CLEVELAND, OH (WOIO) - One out of three deadly car accidents last year were related to drunk driving.
And arrest after arrest, repeat offenders continue to get behind the wheel.
Tom Tomasheski's world was shattered in 2011 when a drunk driver took the lives of Tammy, his daughter-in-law, and Tommy, his grandson-- just 11 years old.
“We have a life sentence,” Tomasheski said.
“There is never a day in my life, there's never a day I don't think of my grandson. There's never a day where I don't think of my daughter-in-law,” he said, tearing up.
The survivors left behind are still picking up the pieces.
“There's never a day I don't think of the pain that I see my son and granddaughter go through,” Tomasheski said.
The man behind the wheel, Gerald Wetherbee, had been arrested twice for driving drunk before the deadly crash.
He was sentenced to 35 years in prison.
Last year, state troopers made 26,595 OVI arrests in Ohio.
Lt. Robert Sellers, the public affairs commander with the Ohio State Highway Patrol, says in the past 25 years, OVI-related fatalities have dropped significantly.
last year, 358 people died at the hands of a drunk driver in Ohio, down from 405 people killed in 2017.
“These are 400 lives lost, 400 birthdays not celebrated, 400 Christmases, Thanksgivings, you name it,” Lt. Sellers said.
One third of those deaths involved repeat offenders.
“Unfortunately it's clear that they don't care about their own safety or the safety of everybody else who's out on the road,” Sellers said.
Cleveland19 found 5,490 Ohioans have received five or more OVI-related convictions in the past 20 years.
The state publishes their names and home addresses in a searchable online database to try and deter them from continuing to drive under the influence.
Many of the top offenders are from Northeast Ohio.
CLICK HERE to search the database.
Duran Mims of Elyria is at the top of the registry with 12 OVI-related convictions since 1999.
Leo Hammer Jr. of Ashtabula comes in at #2.
He hasn't had a valid driver's license since 1995, but that didn't stop him from racking up 11 OVIs in the last 20 years.
And Maggie Haas of Mentor-on-the-Lake isn't far behind with 10 OVI-related convictions.
“It's disheartening, because these people have been through the system so many times but they still have a disregard for other people's safety,” Lt. Sellers said.
Records show Mims, Hammer and Haas have received more than two dozen licenses suspensions between them, but those suspensions haven't prevented them from getting behind the wheel.
Cleveland19 reached out to the top OVI offenders we named in our story for a comment and we have not heard back.
Lt. Sellers says unfortunately, driving with suspended licenses is common.
“As long as they have access to a vehicle, whether they're sober or they're impaired, they're going to drive it,” Lt. Sellers said.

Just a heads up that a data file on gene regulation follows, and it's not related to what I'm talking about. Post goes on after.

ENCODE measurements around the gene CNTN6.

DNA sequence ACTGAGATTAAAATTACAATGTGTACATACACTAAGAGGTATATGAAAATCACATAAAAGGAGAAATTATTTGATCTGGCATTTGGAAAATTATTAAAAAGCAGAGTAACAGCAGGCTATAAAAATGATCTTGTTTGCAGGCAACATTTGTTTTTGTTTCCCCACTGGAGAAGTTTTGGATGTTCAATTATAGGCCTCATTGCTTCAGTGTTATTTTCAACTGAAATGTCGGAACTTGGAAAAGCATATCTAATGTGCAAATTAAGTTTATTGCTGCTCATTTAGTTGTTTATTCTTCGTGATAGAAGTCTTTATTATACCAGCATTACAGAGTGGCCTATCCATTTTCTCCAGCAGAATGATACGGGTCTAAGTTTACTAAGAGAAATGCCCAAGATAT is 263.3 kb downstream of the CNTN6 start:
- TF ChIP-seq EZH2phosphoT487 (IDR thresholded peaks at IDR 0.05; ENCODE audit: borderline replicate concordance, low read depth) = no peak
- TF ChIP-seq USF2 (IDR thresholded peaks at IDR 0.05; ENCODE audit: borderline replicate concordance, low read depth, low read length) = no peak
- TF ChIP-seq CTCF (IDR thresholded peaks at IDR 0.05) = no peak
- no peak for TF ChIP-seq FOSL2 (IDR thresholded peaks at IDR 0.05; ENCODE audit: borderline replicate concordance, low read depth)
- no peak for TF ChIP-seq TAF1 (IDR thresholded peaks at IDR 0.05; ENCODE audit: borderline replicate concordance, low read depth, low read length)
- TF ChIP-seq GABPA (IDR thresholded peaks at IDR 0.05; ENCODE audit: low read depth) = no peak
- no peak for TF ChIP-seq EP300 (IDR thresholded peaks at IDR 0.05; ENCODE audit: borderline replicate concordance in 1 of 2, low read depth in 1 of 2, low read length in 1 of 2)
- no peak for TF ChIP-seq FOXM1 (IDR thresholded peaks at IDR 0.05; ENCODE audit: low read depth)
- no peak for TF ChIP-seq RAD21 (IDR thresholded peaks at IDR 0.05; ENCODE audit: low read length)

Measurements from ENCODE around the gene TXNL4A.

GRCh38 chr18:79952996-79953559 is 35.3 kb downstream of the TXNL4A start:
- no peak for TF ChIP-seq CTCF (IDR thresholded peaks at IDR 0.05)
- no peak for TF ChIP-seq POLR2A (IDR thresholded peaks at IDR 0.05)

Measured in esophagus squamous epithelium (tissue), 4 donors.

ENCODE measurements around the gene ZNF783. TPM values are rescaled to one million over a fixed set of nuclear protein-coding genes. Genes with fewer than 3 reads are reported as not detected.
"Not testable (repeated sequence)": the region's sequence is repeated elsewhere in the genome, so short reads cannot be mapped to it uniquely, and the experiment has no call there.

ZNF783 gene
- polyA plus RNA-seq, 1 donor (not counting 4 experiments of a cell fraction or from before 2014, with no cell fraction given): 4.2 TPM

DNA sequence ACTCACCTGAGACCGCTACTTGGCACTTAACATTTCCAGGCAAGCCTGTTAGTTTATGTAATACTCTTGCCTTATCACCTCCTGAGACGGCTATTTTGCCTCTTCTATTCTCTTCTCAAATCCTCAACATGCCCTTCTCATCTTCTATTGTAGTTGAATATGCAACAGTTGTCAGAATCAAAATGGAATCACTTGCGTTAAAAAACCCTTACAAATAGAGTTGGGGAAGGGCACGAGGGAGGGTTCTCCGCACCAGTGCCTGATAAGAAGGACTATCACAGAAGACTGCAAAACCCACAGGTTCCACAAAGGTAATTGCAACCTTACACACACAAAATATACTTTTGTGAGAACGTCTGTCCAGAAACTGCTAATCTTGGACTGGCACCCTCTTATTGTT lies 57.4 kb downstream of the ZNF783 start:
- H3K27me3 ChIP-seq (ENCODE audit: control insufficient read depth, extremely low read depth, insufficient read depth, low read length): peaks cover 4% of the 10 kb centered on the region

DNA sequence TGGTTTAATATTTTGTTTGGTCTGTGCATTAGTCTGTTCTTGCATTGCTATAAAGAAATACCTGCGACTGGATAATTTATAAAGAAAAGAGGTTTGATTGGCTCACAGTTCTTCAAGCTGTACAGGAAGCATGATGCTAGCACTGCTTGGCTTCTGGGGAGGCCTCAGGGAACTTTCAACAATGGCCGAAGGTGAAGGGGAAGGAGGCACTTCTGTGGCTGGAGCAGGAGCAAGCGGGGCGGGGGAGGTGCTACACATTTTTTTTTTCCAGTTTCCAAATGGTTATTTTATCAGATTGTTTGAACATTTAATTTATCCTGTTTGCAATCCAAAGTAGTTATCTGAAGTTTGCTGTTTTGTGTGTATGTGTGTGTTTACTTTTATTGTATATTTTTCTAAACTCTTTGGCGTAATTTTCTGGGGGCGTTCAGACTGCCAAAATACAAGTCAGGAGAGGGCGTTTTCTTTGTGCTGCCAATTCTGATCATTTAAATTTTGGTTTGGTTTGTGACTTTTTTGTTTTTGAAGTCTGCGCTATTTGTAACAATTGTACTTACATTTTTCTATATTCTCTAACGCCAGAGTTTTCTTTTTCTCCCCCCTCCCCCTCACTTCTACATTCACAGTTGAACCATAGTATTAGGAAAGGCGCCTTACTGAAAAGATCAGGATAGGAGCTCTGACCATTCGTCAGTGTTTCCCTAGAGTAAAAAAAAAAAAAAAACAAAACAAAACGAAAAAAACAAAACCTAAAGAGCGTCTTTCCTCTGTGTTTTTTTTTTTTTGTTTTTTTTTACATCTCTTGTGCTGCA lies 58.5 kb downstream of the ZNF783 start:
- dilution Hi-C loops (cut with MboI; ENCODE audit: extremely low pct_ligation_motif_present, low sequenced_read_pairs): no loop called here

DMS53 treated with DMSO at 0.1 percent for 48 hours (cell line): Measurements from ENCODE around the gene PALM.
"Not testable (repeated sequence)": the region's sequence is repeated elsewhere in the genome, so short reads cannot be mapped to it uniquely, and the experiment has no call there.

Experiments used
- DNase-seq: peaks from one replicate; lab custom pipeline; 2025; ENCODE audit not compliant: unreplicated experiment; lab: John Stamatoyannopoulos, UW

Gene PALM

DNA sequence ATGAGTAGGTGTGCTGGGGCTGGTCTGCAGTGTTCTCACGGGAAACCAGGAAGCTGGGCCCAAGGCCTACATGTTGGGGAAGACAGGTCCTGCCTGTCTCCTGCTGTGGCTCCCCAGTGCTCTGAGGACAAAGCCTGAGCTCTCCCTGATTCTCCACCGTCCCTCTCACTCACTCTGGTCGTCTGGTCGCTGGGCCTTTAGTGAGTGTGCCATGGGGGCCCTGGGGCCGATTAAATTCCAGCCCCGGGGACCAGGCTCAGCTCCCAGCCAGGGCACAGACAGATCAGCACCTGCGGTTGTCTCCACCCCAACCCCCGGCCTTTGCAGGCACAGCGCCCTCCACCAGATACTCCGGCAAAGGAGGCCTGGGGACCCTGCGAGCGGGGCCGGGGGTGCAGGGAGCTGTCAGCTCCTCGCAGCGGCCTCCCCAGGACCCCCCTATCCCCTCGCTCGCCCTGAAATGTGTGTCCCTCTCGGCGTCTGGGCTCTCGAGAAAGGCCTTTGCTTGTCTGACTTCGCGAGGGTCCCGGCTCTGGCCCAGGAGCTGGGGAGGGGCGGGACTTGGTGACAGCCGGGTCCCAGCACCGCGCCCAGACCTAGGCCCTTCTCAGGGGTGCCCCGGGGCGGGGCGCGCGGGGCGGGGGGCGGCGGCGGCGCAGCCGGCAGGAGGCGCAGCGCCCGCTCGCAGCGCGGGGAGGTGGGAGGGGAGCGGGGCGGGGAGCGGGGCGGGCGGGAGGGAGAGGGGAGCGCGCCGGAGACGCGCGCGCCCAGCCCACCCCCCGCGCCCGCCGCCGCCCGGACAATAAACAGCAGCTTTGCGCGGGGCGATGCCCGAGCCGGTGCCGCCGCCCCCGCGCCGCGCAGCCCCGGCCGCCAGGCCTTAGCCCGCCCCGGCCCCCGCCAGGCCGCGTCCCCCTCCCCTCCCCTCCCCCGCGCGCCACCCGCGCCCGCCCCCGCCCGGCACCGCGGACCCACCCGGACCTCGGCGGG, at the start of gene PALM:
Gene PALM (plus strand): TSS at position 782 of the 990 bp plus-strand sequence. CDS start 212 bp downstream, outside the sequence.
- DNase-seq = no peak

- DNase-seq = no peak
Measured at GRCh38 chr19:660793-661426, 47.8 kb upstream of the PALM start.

Law enforcement officers are doing their best to enforce our laws.
But are they working?
In Ohio, repeat offenders face stiffer fines and prison time.
A second OVI offense in 10 years carries at least 10 days in jail.
Your license can be suspended up to five years and you have to attend a treatment program.
Those first few offenses are typically misdemeanors unless someone is killed or seriously hurt by an impaired driver.
It doesn't become a felony offense until the fourth OVI, which carries a jail sentence from 60 days to one year and fines up to $10,500.
Lawmakers are trying to fix some of the weaknesses with Annie’s Law, named after a Southern Ohio woman killed by a repeat drunk driver.
“We hope it will be quite literally sobering to someone who has a first offense,” said State Senator Nickie Antonio (D- Lakewood).
Antonio was a co-sponsor of the bill, which went into effect in 2017.
First time OVI offenders can choose to install interlock breath-test devices in their cars for full driving privileges.
Otherwise, their license is now suspended for a year instead of six months.
“The idea is to have consequences today, on your offense today. And understand that going forward, you need to make a change, you need to stop. And if that means you have to use a device to be able to use your vehicle, to be able to get to your job, so be it,” Antonio said.
Annie’s Law also increases the look back period for judges when it comes to sentencing. They are now able to look at 10 years of driving records, instead of just six.
Antonio says it's too soon to know whether the new law is working yet.
“I think we'll get more mileage out of something like a deterrent rather than increased felonies,” Antonio said.
Mothers Against Drunk Driving says Ohio needs to step it up with both.
A map of the United States by MADD shows the ranking of every state in the country when it comes to the strength of its drunk driving laws.
On a scale of one to five stars, MADD ranks Ohio a 2.5. Ohio only gets a full star for sobriety checkpoints.
Surrounding states don't do much better, but West Virginia scores a 4.5.
MADD says it's one of the highest ranked states for its laws, noting drunk driving deaths have dropped by 50 percent due in part to a 2008 all-offender ignition interlock law.
So how can Ohio improve?
MADD recommends our state pass a similar interlock law and make it a felony to drive drunk with kids in a car.
Tomasheski, a retired law enforcement officer, says changing the laws is not the answer.
“The only way to keep me safe from a guy that’s got 5 DWIs is to not let him drive anymore. And the only way to not let him drive anymore is to control where he goes, and that means taking away his freedom. I guess we need more prisons,” Tomasheski said.